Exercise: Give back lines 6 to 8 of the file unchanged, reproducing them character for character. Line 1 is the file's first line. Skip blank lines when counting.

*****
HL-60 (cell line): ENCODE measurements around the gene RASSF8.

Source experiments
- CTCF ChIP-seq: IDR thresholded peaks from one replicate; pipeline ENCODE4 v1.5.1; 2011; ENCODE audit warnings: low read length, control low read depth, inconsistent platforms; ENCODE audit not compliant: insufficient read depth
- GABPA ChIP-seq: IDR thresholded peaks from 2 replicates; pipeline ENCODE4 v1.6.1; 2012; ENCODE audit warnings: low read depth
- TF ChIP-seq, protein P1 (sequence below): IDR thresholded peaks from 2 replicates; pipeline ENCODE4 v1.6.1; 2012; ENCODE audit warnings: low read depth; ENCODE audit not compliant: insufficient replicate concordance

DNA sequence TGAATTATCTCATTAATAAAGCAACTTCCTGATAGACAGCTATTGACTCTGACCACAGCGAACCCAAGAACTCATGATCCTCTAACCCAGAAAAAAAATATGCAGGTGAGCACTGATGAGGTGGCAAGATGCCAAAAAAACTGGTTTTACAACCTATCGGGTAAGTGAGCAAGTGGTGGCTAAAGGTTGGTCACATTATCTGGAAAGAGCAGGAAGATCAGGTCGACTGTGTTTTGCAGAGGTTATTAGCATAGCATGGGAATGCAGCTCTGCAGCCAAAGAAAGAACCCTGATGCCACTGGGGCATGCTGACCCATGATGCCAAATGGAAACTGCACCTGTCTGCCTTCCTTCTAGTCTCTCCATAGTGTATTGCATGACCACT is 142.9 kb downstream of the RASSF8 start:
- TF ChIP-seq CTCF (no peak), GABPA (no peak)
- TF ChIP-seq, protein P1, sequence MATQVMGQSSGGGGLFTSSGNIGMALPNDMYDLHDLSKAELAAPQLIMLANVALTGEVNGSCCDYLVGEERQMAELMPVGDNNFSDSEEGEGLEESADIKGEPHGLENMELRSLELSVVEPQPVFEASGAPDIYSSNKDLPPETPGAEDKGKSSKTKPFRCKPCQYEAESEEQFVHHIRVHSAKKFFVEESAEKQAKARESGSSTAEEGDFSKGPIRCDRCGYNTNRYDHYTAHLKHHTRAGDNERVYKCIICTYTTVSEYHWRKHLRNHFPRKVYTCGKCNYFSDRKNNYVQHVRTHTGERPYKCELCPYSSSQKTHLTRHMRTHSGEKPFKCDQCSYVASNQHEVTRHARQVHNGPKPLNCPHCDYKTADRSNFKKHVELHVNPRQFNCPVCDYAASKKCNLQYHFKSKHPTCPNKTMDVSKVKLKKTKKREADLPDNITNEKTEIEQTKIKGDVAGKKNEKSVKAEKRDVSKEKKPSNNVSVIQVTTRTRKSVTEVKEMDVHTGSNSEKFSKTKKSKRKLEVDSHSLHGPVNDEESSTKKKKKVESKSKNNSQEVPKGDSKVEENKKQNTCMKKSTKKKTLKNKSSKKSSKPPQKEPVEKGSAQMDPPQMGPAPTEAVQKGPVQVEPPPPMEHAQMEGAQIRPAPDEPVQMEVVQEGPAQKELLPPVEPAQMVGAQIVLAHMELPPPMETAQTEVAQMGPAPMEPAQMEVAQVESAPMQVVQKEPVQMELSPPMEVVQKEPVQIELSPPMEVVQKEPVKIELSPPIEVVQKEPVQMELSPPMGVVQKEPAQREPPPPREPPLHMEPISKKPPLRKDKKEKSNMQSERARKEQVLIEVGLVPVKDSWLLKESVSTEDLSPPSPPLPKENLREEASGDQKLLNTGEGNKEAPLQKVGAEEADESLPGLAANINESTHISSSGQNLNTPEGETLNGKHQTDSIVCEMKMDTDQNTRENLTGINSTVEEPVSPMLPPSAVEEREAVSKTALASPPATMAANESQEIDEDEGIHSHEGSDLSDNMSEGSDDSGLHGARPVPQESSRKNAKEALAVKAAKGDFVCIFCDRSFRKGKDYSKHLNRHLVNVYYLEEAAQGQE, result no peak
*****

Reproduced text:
DNA sequence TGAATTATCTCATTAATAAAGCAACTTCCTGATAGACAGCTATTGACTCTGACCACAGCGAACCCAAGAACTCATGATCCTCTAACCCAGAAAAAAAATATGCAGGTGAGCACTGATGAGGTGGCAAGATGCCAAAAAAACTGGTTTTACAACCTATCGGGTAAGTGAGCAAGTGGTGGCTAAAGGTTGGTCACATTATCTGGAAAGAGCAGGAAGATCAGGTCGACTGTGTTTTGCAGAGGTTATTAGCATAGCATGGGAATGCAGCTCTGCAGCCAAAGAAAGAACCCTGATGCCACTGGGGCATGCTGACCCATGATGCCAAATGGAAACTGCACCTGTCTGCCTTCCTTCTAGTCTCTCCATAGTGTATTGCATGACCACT is 142.9 kb downstream of the RASSF8 start:
- TF ChIP-seq CTCF (no peak), GABPA (no peak)
- TF ChIP-seq, protein P1, sequence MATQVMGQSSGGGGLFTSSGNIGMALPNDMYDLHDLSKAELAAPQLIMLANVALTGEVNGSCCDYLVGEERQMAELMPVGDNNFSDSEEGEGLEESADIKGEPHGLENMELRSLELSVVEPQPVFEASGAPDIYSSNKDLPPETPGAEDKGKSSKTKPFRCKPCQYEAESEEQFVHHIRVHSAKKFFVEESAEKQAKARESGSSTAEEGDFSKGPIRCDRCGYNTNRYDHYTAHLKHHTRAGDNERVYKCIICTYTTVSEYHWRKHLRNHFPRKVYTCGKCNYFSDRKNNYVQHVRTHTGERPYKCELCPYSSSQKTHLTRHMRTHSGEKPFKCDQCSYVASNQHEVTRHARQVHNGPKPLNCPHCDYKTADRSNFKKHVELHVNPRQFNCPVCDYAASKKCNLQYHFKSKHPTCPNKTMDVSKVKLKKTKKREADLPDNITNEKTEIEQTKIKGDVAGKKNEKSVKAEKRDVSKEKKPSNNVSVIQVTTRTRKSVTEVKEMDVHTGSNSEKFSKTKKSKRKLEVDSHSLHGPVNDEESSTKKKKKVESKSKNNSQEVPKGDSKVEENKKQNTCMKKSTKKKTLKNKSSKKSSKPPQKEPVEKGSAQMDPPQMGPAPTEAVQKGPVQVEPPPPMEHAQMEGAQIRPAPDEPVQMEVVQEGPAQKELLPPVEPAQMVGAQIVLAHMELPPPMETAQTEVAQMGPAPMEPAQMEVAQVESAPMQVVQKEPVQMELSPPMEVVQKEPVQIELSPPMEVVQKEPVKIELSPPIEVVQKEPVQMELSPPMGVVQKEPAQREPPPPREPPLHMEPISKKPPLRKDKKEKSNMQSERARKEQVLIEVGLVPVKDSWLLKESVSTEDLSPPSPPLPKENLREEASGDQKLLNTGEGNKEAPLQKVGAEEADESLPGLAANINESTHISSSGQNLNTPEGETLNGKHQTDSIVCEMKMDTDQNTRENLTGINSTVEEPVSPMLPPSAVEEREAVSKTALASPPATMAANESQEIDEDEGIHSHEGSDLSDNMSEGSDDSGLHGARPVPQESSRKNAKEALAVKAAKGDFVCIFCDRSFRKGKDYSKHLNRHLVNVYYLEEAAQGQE, result no peak